“It’s rare to find a character like Luther van der Loon who makes such a rich and lasting impression—so vividly wounded, exuberant in characterization. Luther embodies the anxious, angst-ridden neurotic we are afraid we will become, or maybe who we aspire to be. In his grief over his mother’s accidental choking vis-à-vis death, his obsession with what is the point of life is simultaneously heartbreaking and hilarious. I could read this novel a hundred times and never tire of it.” - Amy E. Wallen, Author of When We Were Ghouls: A Memoir of Ghost Stories
“An original and very funny novel about a man's obsessive longing and guilt after his mother accidentally chokes on wonton soup. We follow the endearing protagonist through a period of mourning, cleverly interwoven with musical theory and an attempt to sue the Chinese take-out restaurant, all brought to a hilarious finale with a last symposium on medieval music.” - Sheila Kohler, Author of numerous award-winning novels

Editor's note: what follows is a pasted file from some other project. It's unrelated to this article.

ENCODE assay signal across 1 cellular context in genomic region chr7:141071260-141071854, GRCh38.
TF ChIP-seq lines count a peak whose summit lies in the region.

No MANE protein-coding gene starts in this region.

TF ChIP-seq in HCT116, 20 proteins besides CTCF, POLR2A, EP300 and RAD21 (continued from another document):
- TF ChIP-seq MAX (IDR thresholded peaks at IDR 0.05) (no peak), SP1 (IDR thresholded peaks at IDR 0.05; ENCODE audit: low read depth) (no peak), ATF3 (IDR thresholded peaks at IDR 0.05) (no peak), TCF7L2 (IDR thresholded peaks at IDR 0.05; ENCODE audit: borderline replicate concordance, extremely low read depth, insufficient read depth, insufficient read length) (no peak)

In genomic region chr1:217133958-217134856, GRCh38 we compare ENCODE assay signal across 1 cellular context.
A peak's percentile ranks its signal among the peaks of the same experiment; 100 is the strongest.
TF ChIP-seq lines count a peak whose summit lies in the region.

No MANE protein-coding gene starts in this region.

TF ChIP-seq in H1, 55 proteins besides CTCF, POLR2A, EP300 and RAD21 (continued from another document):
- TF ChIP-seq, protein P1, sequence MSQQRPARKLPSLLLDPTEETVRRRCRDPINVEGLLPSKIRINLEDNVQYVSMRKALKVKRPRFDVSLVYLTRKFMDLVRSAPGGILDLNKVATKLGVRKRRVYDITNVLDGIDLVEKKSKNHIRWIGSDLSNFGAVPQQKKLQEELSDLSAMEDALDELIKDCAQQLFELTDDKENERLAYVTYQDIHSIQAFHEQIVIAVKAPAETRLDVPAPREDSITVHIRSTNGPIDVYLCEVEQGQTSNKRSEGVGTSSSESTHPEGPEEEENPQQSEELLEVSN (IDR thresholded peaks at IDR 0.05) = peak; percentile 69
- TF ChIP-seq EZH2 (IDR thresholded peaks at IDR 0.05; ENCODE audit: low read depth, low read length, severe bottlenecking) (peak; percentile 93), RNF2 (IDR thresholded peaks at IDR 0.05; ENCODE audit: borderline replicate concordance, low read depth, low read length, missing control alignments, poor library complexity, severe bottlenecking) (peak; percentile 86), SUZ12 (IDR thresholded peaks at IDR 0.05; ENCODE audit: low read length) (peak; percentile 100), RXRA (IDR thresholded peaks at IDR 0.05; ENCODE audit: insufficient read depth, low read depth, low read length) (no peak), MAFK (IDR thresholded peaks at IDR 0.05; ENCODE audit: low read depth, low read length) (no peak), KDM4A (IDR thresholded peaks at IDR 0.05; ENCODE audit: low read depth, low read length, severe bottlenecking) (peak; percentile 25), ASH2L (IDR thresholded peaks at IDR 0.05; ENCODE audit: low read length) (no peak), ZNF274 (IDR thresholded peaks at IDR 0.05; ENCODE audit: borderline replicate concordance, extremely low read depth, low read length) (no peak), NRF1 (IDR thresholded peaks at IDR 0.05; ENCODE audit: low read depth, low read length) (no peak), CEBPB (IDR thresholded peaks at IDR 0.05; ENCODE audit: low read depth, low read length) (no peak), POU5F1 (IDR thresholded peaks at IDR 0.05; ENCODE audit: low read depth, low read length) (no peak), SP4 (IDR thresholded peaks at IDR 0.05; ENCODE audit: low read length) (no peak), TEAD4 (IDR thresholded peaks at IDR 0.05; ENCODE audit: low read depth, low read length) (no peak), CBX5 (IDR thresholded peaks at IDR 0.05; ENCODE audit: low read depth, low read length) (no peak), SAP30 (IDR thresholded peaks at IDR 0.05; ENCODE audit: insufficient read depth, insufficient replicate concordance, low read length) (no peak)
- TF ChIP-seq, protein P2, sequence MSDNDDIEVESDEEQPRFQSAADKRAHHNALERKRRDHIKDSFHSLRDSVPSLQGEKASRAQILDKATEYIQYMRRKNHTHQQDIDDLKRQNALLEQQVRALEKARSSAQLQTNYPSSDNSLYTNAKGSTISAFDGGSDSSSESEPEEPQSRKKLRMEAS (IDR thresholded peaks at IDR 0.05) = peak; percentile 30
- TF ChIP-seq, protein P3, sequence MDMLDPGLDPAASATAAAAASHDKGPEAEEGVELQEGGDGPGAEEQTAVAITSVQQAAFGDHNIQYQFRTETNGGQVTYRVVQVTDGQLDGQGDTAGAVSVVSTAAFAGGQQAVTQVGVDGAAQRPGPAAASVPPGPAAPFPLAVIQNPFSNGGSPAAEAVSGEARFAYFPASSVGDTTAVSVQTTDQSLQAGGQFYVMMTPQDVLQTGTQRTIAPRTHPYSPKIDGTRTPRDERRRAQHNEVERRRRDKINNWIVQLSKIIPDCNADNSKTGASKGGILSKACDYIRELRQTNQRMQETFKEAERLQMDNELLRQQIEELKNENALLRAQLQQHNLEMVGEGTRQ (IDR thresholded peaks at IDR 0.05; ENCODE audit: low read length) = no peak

|Publisher:||Adelaide Books Publishers|
|File size:||324 KB|
About the Author
Carol LaHines’ fiction has appeared or is forthcoming in Fence, Hayden’s Ferry Review, Denver Quarterly, Cimarron Review, The Literary Review, North Dakota Quarterly, South Dakota Review, The South Carolina Review, The Chattahoochee Review, The Nebraska Review, North Atlantic Review, Sycamore Review, Permafrost, redivider, Literary Orphans, Brain Child Magazine, Literal Latte, and elsewhere. Her short story, “Papijack,” was selected by judge Patrick Ryan as the recipient of the 2017 Lamar York Prize for Fiction. Her short stories and novellas have also been finalists for the Mary McCarthy Prize from Sarabande Books, the David Nathan Meyerson fiction prize, the New Letters short story award, the Pirate’s Alley Faulkner Society award, and the Disquiet Literary Prize, among others. She lives in New York City and is a graduate of New York University, Gallatin Division.